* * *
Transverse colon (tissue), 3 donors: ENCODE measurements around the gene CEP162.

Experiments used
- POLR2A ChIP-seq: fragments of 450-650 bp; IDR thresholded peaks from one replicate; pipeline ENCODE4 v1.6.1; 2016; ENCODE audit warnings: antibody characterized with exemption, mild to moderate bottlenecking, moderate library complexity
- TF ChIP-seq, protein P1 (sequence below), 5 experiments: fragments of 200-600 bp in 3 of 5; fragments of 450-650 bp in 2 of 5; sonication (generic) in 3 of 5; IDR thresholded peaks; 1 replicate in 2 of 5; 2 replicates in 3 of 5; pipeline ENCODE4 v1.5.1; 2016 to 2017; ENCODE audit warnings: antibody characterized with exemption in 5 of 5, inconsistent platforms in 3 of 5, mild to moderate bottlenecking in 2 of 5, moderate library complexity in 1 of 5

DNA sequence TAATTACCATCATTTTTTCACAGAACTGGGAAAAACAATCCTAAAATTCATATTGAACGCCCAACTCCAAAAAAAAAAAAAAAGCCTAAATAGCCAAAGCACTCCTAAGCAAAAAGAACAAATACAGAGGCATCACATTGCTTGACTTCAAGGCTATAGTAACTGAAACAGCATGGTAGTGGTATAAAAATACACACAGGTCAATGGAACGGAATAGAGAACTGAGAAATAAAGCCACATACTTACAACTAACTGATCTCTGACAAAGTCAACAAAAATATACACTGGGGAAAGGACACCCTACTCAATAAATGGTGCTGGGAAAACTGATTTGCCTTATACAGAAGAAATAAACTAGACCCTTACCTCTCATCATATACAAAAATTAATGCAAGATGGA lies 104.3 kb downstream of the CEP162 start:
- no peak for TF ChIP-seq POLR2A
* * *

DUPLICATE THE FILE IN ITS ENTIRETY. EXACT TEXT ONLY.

Transverse colon (tissue), 3 donors: ENCODE measurements around the gene CEP162.

Experiments used
- POLR2A ChIP-seq: fragments of 450-650 bp; IDR thresholded peaks from one replicate; pipeline ENCODE4 v1.6.1; 2016; ENCODE audit warnings: antibody characterized with exemption, mild to moderate bottlenecking, moderate library complexity
- TF ChIP-seq, protein P1 (sequence below), 5 experiments: fragments of 200-600 bp in 3 of 5; fragments of 450-650 bp in 2 of 5; sonication (generic) in 3 of 5; IDR thresholded peaks; 1 replicate in 2 of 5; 2 replicates in 3 of 5; pipeline ENCODE4 v1.5.1; 2016 to 2017; ENCODE audit warnings: antibody characterized with exemption in 5 of 5, inconsistent platforms in 3 of 5, mild to moderate bottlenecking in 2 of 5, moderate library complexity in 1 of 5

DNA sequence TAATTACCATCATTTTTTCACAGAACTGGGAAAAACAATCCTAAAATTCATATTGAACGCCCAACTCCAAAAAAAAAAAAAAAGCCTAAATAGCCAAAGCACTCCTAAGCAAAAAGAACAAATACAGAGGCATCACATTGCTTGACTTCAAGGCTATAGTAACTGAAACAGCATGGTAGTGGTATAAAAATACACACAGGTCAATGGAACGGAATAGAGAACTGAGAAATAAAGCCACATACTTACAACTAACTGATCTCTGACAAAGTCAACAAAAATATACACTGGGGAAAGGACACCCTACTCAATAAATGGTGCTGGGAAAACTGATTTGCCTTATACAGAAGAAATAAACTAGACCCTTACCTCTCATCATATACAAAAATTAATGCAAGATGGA lies 104.3 kb downstream of the CEP162 start:
- no peak for TF ChIP-seq POLR2A